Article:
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Keeping students safe: How international health, safety concerns affect travel abroad

Belmont students had their first glimpse of the studying abroad options on Wednesday, from Australia and Morocco to Italy and Ireland, but with many exotic locations come health and safety concerns.

Among student and parent concerns are the Zika virus and terrorism and travel warnings.

Sophomore study abroad assistant Christopher Hansen was able to set students at ease.

“An example of precautions for students safety would be that we no longer go to Turkey. We switched to just staying in Israel and going to the area of Jordan because of the advisories that were put out nationally about safety and disease. Many were not happy about this, but Belmont felt it was in the best interest of the students protection,” Hansen said.

As far as being protected from disease and sickness, Belmont informs the students if there is an advisory out from the Center for Disease Control and if vaccinations are necessary.

“We do require that all students purchase within their application fee and within their student fee universal insurance for any medical emergency,” said Hansen.

Sophomore Erika Howard experienced this concern of sickness and ultimately made her parents feel studying abroad would not be in her near future.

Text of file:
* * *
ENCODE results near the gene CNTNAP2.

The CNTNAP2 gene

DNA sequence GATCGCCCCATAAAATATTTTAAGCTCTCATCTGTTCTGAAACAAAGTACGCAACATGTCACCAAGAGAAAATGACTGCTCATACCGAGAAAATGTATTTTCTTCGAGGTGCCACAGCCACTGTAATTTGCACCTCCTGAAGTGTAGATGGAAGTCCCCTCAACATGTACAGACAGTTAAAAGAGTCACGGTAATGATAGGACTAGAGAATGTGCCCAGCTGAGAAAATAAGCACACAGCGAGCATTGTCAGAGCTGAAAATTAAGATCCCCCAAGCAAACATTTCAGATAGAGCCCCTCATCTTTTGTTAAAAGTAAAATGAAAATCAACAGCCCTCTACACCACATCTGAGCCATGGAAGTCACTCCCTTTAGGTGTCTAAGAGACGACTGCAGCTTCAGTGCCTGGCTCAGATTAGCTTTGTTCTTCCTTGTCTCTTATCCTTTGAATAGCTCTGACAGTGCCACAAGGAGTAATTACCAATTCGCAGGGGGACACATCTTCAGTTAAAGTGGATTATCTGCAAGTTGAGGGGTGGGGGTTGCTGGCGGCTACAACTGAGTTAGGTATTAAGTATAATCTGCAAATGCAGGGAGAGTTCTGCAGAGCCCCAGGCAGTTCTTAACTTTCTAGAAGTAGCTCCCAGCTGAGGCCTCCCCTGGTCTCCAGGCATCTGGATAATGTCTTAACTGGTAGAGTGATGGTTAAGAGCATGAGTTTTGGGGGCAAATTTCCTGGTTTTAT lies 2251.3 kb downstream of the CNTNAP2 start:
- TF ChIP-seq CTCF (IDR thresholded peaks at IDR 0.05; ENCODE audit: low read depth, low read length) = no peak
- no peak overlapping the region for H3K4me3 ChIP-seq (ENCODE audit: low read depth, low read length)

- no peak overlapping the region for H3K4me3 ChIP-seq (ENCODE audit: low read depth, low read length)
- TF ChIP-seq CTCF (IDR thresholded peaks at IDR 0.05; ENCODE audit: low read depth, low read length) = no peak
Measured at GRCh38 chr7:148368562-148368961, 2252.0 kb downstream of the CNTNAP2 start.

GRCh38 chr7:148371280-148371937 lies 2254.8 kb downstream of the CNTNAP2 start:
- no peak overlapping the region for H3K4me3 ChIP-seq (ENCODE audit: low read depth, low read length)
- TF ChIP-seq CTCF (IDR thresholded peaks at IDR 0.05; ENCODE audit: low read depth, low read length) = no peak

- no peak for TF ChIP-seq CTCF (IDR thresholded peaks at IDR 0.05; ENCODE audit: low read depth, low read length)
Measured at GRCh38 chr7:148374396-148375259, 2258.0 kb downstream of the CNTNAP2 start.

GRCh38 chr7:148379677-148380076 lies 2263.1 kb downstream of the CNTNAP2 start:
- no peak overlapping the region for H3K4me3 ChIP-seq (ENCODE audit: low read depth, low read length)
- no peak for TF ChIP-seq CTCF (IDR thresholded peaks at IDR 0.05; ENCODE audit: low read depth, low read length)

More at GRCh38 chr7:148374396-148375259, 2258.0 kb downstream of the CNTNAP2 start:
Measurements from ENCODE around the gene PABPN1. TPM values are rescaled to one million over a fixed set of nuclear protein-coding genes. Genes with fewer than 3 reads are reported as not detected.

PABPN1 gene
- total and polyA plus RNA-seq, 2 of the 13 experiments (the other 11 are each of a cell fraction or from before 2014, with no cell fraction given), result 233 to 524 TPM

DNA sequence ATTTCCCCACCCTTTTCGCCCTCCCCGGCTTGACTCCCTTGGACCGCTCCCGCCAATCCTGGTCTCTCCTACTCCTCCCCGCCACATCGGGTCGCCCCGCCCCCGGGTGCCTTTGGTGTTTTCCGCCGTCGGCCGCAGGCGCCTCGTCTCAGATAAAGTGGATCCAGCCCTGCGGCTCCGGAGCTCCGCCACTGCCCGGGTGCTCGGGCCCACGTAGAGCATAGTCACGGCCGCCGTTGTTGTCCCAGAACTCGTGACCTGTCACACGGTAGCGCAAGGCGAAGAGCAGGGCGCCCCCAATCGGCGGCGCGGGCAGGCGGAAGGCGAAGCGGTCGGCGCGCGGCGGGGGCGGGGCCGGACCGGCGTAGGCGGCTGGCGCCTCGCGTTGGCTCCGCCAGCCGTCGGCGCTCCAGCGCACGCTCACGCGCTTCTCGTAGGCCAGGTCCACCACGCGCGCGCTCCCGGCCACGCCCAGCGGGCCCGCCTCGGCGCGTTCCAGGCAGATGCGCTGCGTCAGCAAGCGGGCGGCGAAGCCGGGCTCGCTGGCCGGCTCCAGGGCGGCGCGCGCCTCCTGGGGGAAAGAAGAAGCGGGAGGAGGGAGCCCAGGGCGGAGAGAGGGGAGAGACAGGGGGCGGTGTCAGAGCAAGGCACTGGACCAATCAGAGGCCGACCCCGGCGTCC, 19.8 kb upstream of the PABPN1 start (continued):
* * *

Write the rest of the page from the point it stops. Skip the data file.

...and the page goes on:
“I have a friend who went to Guatemala this summer, and she got really sick and came back with a lot of parasites. So we keep seeing the horror stories behind it all,” said Howard.

However, sophomore Natalie Sherburne traveled to Haiti, a country with Zika virus, in May and had a positive experience.

“I was lucky enough to stay healthy throughout my entire trip. Despite the media coverage of the Zika virus, I felt safe during the trip because I knew I was being responsible with my bug spray and malaria pills. I also felt safe because our group always traveled with two Haitian bodyguards who took great care of us,” said Sherburne.

Safety is a concern to many students and their families.

“I honestly never felt unsafe during our time in Haiti. Because of Heartline Ministries and the choices that our faculty members made, we were never put in a situation where I felt like I was in danger,” said Sherburne.

There are cases where cultural differences cause a boundary and can seem like you are in an unsafe situation, but these are spoken and made aware of to students planning on attending trips to other countries.

Shelley Jewell, study abroad director, explained how the safety precautions work before and during study abroad.

“Our students’ safety is of utmost importance when we are planning and offering study abroad programs.  We conduct site visits prior to offering programs as work with reliable partners on the ground that have security protocol in place,” said Jewell. “We ensure that all students are provided with international health and evacuation insurance should an incident occur either medically or otherwise.  We are constantly monitoring reports from the US Department of State about events happening all over the world and would not move forward with a program should we feel our students’ safety is compromised.”

Many students have traveled abroad with Belmont, and no issues have been named. Any worries are able to be put at ease by speaking to the designated professor for the trip or going to the study abroad office where students and faculty are more than happy to answer any questions about studying abroad.

This article was written by Shelby Vandenbergh.

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